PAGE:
Today’s Scriptures  Of course we want to take time to read Psalm 121 today, but I found a few additional verses that echo the idea of God’s protection for us.  I love how so many concepts are repeated for us throughout God’s word, so we can be sure to trust their wisdom and commit them to our hearts.  The promise of God’s help and unswaying devotion to us, His children, is one of those concepts, as stated in the following.

Psalm 91:9-11  “If you make the Most High your dwelling–even the Lord, who is my refuge–then no harm will befall you, no disaster will come near your tent.  For he will command his angels concerning you to guard you in all your ways.”

2 Thessalonians 3:3  “But the Lord is faithful, and he will strengthen and protect you from the evil one.”

Nahum 1:7  “The Lord is good, a refuge in times of trouble.  He cares for those who trust in him”

Today’s Recipe  I’m going back to the hills now.  I’m an Ozark hill girl, myself.  I was born and raised in the Ozark hills of southern Missouri.  My momma is an Ozark hill girl, and so was her momma and her momma’s momma.  Yes, I come from a long line of Ozarks women.  While I no longer live in the Ozarks, many of my cooking and baking preferences are reflective of my family heritage.  For today’s recipe, I’d like to share Ozark Apple Walnut Pudding, which is like a cross between a biscuit-y cobbler and a coffee cake.  Or think of a bread pudding, sort of, with apples and nuts.  Either way, it’s really yummy.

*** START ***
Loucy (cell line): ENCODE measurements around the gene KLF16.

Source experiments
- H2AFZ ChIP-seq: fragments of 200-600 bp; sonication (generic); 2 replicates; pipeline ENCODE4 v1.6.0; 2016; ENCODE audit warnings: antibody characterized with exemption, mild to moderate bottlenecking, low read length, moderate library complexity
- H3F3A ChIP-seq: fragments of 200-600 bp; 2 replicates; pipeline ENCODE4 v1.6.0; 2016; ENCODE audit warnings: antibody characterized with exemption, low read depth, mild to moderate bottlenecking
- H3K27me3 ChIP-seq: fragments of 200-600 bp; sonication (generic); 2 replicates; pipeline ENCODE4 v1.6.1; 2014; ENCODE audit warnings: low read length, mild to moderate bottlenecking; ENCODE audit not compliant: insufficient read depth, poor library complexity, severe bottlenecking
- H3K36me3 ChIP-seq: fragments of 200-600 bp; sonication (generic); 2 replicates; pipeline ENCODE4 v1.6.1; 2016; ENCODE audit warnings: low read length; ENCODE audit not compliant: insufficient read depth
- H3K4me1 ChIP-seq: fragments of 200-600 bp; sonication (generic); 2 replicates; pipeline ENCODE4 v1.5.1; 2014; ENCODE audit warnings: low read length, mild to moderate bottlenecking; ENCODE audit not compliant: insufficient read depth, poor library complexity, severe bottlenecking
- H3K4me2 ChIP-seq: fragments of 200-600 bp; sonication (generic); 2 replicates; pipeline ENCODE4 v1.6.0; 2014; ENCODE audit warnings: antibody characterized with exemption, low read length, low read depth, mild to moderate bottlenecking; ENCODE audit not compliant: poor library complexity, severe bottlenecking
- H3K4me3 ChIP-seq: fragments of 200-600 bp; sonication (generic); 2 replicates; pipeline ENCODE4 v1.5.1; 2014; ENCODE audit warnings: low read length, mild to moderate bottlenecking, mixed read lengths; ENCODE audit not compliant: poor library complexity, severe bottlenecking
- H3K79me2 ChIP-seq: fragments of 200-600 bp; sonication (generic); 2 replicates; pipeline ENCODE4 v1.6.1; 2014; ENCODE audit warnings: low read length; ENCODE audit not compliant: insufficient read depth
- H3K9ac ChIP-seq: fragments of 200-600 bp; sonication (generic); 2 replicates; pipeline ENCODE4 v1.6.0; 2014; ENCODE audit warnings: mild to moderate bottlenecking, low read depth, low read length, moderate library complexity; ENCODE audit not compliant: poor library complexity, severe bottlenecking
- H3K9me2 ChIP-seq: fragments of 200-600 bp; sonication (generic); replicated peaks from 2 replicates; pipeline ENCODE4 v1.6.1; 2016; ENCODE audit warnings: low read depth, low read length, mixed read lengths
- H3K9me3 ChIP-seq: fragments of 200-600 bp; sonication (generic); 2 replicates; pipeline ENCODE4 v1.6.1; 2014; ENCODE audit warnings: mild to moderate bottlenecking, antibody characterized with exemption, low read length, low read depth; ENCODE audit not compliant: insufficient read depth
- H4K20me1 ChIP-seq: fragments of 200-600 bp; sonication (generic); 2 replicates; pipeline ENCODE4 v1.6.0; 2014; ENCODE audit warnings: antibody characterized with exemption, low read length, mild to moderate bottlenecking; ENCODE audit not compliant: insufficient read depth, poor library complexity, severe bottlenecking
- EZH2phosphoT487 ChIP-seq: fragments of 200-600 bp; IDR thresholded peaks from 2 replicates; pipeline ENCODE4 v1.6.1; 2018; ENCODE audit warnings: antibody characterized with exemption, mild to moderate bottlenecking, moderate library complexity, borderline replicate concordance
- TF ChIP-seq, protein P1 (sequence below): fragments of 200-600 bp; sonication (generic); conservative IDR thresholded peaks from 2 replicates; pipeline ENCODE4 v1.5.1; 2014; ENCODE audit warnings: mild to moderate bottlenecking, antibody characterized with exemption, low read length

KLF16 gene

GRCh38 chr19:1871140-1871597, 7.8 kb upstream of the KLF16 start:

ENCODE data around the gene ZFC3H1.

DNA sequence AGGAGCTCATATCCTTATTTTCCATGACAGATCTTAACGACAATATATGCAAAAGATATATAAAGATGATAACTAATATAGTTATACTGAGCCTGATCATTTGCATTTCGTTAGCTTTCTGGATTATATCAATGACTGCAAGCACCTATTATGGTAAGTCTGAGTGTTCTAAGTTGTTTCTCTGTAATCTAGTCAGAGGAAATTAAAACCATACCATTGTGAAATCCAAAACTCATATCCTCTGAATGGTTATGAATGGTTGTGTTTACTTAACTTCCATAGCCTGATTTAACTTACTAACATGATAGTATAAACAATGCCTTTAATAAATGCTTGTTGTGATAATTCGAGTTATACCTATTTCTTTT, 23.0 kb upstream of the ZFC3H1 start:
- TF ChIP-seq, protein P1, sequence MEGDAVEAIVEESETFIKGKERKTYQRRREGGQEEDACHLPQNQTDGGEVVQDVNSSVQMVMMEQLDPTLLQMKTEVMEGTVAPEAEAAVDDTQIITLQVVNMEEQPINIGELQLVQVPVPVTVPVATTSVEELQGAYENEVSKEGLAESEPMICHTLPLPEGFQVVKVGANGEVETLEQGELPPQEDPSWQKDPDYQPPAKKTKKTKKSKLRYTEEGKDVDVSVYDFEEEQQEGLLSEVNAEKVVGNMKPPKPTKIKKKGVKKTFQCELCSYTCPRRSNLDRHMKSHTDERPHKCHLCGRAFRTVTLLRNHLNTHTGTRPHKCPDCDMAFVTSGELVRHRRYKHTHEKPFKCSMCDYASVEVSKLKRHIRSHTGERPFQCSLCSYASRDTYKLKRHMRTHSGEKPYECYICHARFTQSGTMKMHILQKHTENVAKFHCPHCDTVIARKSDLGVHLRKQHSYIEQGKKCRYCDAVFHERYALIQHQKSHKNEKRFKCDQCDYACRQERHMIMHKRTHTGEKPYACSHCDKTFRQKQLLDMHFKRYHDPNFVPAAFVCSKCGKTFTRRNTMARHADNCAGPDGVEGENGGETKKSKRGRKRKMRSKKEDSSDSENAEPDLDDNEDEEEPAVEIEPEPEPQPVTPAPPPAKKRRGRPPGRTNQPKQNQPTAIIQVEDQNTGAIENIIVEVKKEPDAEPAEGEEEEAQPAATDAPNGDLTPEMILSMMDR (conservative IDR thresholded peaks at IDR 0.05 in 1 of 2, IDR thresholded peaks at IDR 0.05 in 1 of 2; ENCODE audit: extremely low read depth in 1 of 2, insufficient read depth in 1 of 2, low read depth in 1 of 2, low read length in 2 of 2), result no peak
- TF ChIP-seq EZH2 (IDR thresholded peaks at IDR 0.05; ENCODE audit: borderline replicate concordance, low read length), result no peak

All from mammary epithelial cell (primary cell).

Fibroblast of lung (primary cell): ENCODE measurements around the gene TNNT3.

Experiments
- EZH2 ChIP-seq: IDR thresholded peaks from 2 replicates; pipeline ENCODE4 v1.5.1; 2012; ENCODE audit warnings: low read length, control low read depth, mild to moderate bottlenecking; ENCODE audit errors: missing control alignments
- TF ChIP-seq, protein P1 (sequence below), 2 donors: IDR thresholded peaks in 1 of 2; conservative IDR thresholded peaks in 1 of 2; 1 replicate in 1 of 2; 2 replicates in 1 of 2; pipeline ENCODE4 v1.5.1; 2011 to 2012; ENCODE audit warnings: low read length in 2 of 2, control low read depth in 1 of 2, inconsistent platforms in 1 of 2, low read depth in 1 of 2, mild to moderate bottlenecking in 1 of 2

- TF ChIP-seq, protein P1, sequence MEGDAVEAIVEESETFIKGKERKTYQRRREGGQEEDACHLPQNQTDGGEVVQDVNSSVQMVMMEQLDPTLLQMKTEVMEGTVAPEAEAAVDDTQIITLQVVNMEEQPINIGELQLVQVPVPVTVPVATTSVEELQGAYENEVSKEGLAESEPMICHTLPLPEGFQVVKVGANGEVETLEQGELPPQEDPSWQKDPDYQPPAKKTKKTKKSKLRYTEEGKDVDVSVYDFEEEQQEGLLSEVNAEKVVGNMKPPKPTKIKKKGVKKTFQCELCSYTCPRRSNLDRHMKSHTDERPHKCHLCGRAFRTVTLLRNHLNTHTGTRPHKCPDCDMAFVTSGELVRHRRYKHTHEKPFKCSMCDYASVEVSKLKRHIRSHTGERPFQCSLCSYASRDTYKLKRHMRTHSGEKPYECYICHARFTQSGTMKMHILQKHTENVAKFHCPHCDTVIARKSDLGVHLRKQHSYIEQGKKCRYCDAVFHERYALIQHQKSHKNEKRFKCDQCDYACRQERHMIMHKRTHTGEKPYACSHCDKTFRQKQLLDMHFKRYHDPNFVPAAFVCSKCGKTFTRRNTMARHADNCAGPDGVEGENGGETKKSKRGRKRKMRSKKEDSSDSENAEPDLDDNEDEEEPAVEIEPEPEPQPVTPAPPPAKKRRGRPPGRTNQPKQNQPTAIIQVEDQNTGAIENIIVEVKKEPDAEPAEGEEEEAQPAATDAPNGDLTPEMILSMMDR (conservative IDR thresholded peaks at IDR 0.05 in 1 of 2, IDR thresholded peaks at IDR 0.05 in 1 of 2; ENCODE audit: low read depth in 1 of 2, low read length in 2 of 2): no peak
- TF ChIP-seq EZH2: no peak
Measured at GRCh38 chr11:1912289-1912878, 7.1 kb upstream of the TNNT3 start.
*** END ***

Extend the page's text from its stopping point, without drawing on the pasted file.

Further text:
Back in the day, hill folks cooked with what was available and in late fall that often meant apples and walnuts.  There’s few other ingredients needed for the traditional version of this dish.  For today’s recipe, I have made it “small batch,” tweaked some ingredients to make it diabetic-friendly for my husband, and it’s considerably less labor intensive, as we have chopped walnuts available in supermarkets everywhere.  This dish tastes great with some freshly whipped sweetened cream, or you can “get all fancy” and put a scoop of vanilla ice cream on top.

Ozark Apple Walnut Pudding
A cross between a biscuit-y cobbler and a coffee cake, it’s just sweet enough with apples and brown sugar.

Ozark Apple Walnut Pudding (serves 4)

  • 3/4 cup flour
  • 1 1/2 tsp baking powder
  • 1/2 tsp cinnamon
  • 1/4 tsp nutmeg
  • 1/4 tsp salt
  • 1/2 cup Splenda brown sugar blend (you can substitute 3/4 cup regular brown sugar)
  • 1 egg
  • 1/2 tsp vanilla
  • 1 large baking apple, cored, peeled, and chopped into small pieces
  • 1/2 cup walnuts, chopped
Combine flour, baking powder, cinnamon, nutmeg, and salt in medium bowl.
In separate bowl, whisk together egg, brown sugar, and vanilla.
Gently combine the flour mixture into egg mixture, stirring until just combined.
Stir in prepared apples and nuts.
Spray a casserole or deep dish pie plate with nonstick cooking spray. Place pudding in dish and bake at 350 degrees for 25-30 minutes.
Do not overbake. Its done when the middle is just set. Cool. Serve with some vanilla ice cream and a sprinkling of cinnamon.